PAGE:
Let’s compare NCAA Tournament scores from 1990 to 2014, just for fun.
Here are some 1990 scores, including the numerous games that had the winner scoring over 100 points.
Texas 100 Georgia 88
Texas 102 Xavier 89
Georgia Tech 99 E. Tenn St. 83
Georgia Tech 94 LSU 91
Georgia Tech 93 Minnesota 91
UNLV 102 Ark-Little Rock 72
Loyola Marymount 111 New Mexico St. 92
Loyola Marymount 149 Michigan 115
UNLV 131 Loyola Marymount 101
UNLV 103 Duke 70
The LOWEST scoring game in the 1990 Tourney was Clemson beating BYU 49-47, in fact there were only TWO winning teams that scored 60 points or less. Compare that to 2014 and the results are alarming. Last year, SEVEN teams won by scoring 60 points or less – that’s a significant increase.
In 2014 we were treated to such gems as:
Kentucky 56 Kansas St. 49
Michigan 57 Wofford 40
Dayton 55 Syracuse 53
Stanford 58 New Mexico 53
Sure, a tightly played low-scoring game can provide plenty of drama, but as a FAN of the game, I’d rather watch competent offense vs. suffocating defense. Give me Duke vs. Kentucky in 1992’s NCAA Tournament any day of the week over a 55-53 game. Who wants to watch each team shoot 38% from the floor? They only enjoyable thing about that game is the long nap I got to enjoy while pretending to watch the game…and people say golf is boring. Try watching Virginia for two hours — I promise, you’ll have a hard time staying awake.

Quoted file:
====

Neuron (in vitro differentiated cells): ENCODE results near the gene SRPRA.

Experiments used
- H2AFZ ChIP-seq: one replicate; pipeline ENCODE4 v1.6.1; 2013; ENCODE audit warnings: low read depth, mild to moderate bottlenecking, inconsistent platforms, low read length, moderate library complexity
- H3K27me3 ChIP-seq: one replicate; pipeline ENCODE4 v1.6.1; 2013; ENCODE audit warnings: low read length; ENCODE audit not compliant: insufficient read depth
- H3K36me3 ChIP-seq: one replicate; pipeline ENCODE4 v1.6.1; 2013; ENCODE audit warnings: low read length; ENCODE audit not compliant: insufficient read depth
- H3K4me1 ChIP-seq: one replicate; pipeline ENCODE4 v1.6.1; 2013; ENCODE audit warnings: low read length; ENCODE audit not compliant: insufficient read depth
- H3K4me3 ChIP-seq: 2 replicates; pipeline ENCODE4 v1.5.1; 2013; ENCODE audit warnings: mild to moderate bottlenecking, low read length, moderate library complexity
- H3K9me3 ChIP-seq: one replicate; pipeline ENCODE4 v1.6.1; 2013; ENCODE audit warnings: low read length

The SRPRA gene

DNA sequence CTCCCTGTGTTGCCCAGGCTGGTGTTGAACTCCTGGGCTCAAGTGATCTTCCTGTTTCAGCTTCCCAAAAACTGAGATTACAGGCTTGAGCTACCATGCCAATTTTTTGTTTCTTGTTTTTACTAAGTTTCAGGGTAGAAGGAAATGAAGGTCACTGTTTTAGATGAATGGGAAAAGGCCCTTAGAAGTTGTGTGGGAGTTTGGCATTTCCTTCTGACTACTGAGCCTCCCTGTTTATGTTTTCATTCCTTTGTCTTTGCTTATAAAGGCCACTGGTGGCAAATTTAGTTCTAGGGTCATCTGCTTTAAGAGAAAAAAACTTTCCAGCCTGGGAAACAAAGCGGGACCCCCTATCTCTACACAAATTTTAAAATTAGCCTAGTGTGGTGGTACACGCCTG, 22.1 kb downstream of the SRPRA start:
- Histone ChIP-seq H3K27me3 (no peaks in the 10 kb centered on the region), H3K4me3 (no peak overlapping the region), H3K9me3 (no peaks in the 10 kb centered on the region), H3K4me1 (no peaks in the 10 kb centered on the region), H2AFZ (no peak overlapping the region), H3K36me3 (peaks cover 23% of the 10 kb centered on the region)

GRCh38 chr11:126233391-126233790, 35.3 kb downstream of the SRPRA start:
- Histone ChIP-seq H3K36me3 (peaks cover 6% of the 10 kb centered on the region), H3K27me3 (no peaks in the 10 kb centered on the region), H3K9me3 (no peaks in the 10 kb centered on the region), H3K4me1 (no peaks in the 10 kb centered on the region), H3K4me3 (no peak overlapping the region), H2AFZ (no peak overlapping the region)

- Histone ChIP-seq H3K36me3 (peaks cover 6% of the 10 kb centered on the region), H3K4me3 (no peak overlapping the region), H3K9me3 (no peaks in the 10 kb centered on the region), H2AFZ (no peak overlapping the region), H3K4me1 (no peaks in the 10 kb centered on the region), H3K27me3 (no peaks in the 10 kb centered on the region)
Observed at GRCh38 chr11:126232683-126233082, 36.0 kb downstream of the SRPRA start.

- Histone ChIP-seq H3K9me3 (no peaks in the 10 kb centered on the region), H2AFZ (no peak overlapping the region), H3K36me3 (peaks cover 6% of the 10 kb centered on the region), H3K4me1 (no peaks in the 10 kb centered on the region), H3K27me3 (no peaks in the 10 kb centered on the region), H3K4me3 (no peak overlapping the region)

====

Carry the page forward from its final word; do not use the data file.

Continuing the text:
Fans remember the magical moments that produce championships, like Keith Smart’s shot to beat Syracuse in 1987 and Michael Jordan’s shot to beat Georgetown in 1982. The Madness of March is about the unexpected moments and that “One Shining Moment” is never a ball clanging off the iron.
The quickest solution to this problem is to change the shot clock from 35 to 30 seconds to create more possessions. Coach Williams is avid proponent of reducing the shot clock to at least 30 seconds and moving the 3 point line back to at least the International distance. In fact, Williams would love to see the shot clock at 24 seconds, just like the NBA.
By moving the 3 point line back, you bring back the mid-range game, which has disappeared in the last twenty years. Williams calls the game, physical, meaning, there is just not a lot of space to maneuver on the offensive end of the floor. How many kids can shoot a 15 foot jump-shot and make it consistently? Not many, I guess, because those shots don’t make the highlight reel. There is just not enough room on the floor to create the space needed to open up the mid-range game.
Coaches need to stop micromanaging each possession, let the kids create some flow, push the ball, and play the game the way it was meant to be played. There is nothing wrong with playing great defense, but if your team can’t play offense and this is the only way you can win, then recruit some kids that can shoot! Because you are killing the game….remember sports are supposed to be entertaining, not boring. Football changed their rules to make 10-7 football games obsolete, and it’s time for basketball to do the same. Oh btw, time to hire a Commissioner also…who is in charge of the college game? Currently, it’s nobody…